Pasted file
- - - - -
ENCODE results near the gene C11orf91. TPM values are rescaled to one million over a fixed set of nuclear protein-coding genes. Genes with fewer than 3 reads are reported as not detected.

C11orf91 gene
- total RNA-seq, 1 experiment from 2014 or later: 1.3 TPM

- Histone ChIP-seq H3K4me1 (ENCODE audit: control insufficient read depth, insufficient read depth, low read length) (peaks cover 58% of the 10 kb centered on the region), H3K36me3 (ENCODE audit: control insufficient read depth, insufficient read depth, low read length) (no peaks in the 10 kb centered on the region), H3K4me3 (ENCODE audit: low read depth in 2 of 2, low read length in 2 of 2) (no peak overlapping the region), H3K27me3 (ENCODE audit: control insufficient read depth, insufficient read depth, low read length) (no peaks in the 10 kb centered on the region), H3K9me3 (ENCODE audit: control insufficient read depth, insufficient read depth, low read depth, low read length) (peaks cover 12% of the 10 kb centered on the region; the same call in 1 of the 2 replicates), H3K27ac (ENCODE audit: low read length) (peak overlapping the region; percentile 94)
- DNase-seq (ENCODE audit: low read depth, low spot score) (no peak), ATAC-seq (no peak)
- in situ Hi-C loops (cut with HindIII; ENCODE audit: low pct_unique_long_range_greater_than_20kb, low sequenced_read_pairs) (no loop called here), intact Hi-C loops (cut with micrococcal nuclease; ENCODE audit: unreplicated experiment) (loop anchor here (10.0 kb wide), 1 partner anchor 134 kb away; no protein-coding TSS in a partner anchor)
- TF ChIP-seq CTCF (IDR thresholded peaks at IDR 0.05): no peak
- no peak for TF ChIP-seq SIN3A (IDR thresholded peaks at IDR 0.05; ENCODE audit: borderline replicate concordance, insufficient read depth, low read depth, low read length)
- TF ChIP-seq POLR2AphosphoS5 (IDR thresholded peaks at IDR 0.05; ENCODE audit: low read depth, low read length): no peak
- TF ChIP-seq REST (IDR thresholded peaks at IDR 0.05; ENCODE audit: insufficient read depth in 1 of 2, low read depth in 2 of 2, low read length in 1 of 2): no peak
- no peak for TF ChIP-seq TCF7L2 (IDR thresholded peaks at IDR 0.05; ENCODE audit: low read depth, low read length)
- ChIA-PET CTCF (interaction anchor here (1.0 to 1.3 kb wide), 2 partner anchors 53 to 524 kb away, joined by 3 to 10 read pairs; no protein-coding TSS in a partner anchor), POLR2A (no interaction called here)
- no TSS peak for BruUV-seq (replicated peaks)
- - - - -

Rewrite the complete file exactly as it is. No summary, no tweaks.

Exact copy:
ENCODE results near the gene C11orf91. TPM values are rescaled to one million over a fixed set of nuclear protein-coding genes. Genes with fewer than 3 reads are reported as not detected.

C11orf91 gene
- total RNA-seq, 1 experiment from 2014 or later: 1.3 TPM

- Histone ChIP-seq H3K4me1 (ENCODE audit: control insufficient read depth, insufficient read depth, low read length) (peaks cover 58% of the 10 kb centered on the region), H3K36me3 (ENCODE audit: control insufficient read depth, insufficient read depth, low read length) (no peaks in the 10 kb centered on the region), H3K4me3 (ENCODE audit: low read depth in 2 of 2, low read length in 2 of 2) (no peak overlapping the region), H3K27me3 (ENCODE audit: control insufficient read depth, insufficient read depth, low read length) (no peaks in the 10 kb centered on the region), H3K9me3 (ENCODE audit: control insufficient read depth, insufficient read depth, low read depth, low read length) (peaks cover 12% of the 10 kb centered on the region; the same call in 1 of the 2 replicates), H3K27ac (ENCODE audit: low read length) (peak overlapping the region; percentile 94)
- DNase-seq (ENCODE audit: low read depth, low spot score) (no peak), ATAC-seq (no peak)
- in situ Hi-C loops (cut with HindIII; ENCODE audit: low pct_unique_long_range_greater_than_20kb, low sequenced_read_pairs) (no loop called here), intact Hi-C loops (cut with micrococcal nuclease; ENCODE audit: unreplicated experiment) (loop anchor here (10.0 kb wide), 1 partner anchor 134 kb away; no protein-coding TSS in a partner anchor)
- TF ChIP-seq CTCF (IDR thresholded peaks at IDR 0.05): no peak
- no peak for TF ChIP-seq SIN3A (IDR thresholded peaks at IDR 0.05; ENCODE audit: borderline replicate concordance, insufficient read depth, low read depth, low read length)
- TF ChIP-seq POLR2AphosphoS5 (IDR thresholded peaks at IDR 0.05; ENCODE audit: low read depth, low read length): no peak
- TF ChIP-seq REST (IDR thresholded peaks at IDR 0.05; ENCODE audit: insufficient read depth in 1 of 2, low read depth in 2 of 2, low read length in 1 of 2): no peak
- no peak for TF ChIP-seq TCF7L2 (IDR thresholded peaks at IDR 0.05; ENCODE audit: low read depth, low read length)
- ChIA-PET CTCF (interaction anchor here (1.0 to 1.3 kb wide), 2 partner anchors 53 to 524 kb away, joined by 3 to 10 read pairs; no protein-coding TSS in a partner anchor), POLR2A (no interaction called here)
- no TSS peak for BruUV-seq (replicated peaks)